Colorado voters rejected a ballot measure asking if the state could keep tax revenue that otherwise would be refunded under limits set by a 1992 constitutional amendment called the Taxpayer's Bill of Rights.

WASHINGTON

A measure that reinstates the use of affirmative action in state employment, contracting and admission to public colleges and universities was losing in early returns. The measure asks people whether they want to change current laws that prohibit state government from giving preferential treatment to individuals or groups based on race, sex, color, ethnicity, or national origin in public employment, public education, or public contracting.

Voters in Washington were also are weighing in on a transportation measure . In early returns they were approving the initiative that would cap annual vehicle registration fees at $30. If the measure goes on to pass, transit and road budgets across the state would be slashed.

Election judge Amanda Vigil collects a ballot from a motorist at the drive-through site of the Denver Elections Division outside the City/County Building early Tuesday, Nov. 5, 2019, in Denver. (AP Photo/David Zalubowski)
A voter drops a ballot into a ballot drop box Monday, Nov. 4, 2019, in Seattle. Voters in Washington state have a crowded ballot to fill out for this week's election, with a referendum on affirmative action and an initiative on the price of car tabs among the things they are being asked to decide. (AP Photo/Elaine Thompson)
A voter holds her baby while seeking help from election judges in the lobby of the Denver Elections Division early Tuesday, Nov. 5, 2019, in Denver. (AP Photo/David Zalubowski)
A roll of stickers handed to voters when they drop off their ballots sits at the pick-up site of the Denver Elections Division outside the City/County Building early Tuesday, Nov. 5, 2019, in Denver. (AP Photo/David Zalubowski)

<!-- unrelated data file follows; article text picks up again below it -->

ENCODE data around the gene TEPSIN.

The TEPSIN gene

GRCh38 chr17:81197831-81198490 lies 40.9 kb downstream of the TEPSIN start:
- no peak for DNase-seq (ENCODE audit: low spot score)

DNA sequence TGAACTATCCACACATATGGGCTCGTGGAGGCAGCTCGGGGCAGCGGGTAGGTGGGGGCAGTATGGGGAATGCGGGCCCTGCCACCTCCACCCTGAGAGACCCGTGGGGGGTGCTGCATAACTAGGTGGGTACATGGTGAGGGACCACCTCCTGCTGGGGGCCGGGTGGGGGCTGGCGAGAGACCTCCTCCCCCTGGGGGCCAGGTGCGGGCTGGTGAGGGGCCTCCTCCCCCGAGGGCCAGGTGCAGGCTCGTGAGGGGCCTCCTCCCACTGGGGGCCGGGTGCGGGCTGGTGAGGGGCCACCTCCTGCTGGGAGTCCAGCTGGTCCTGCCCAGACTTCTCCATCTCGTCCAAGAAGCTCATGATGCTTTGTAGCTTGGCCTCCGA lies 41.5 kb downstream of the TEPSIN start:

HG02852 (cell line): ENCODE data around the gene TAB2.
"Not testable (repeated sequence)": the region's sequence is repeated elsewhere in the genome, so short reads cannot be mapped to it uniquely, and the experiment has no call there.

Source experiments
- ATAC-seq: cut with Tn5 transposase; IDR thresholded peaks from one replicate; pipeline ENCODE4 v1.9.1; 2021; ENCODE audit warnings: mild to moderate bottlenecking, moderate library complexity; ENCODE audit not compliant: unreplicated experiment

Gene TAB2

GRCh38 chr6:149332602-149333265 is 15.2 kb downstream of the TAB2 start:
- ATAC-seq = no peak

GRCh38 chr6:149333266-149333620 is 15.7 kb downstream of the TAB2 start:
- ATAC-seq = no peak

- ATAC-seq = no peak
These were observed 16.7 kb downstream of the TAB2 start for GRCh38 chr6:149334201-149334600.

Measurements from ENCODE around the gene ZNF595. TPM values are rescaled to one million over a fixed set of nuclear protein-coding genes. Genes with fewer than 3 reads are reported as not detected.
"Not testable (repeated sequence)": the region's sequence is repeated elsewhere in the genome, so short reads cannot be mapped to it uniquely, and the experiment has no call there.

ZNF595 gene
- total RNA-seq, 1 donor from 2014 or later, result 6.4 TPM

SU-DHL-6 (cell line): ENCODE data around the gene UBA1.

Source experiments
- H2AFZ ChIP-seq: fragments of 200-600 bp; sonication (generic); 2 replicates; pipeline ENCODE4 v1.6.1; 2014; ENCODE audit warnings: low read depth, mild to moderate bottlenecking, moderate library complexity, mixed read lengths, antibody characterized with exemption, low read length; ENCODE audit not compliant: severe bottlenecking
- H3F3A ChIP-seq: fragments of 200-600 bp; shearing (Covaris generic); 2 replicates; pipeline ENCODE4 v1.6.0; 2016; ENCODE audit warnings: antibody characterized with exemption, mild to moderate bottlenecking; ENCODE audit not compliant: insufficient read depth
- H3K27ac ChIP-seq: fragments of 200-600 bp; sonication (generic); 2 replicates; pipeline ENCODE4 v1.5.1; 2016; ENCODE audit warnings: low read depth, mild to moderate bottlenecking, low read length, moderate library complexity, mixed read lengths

A lone voter fills out a ballot in the lobby of the Denver Elections Division early Tuesday, Nov. 5, 2019, in downtown Denver. (AP Photo/David Zalubowski)
Election workers including Jan Reese open ballots at the King County Elections headquarters in Renton on Tuesday, Nov. 5, 2019.  (Mike Siegel /The Seattle Times via AP)
This photo taken Oct. 14, 2019, shows City of Tucson Mayor Jonathan Rothschild, center, listening to the new Tucson Fire Chief, Charles W. Ryan, III, give remarks during a badge pinning ceremony in Tucson, Ariz. Voters in Tucson will decide Tuesday, Nov. 5, whether to make the liberal enclave Arizona's only sanctuary city in an effort to confront President Donald Trump's immigration policies and the state's tough laws cracking down on people in the country illegally. (Mamta Popat/Arizona Daily Star via AP)
A sign urging people to vote on municipal question #1 is displayed in Jersey City, N.J., Tuesday, Nov. 5, 2019. Residents of New Jersey's second-largest city will decide Tuesday whether its increasing popularity as an affordable short-term rental option across the river from New York City has reached the point where restrictions are needed to rein in some of the unwanted byproducts.(AP Photo/Seth Wenig)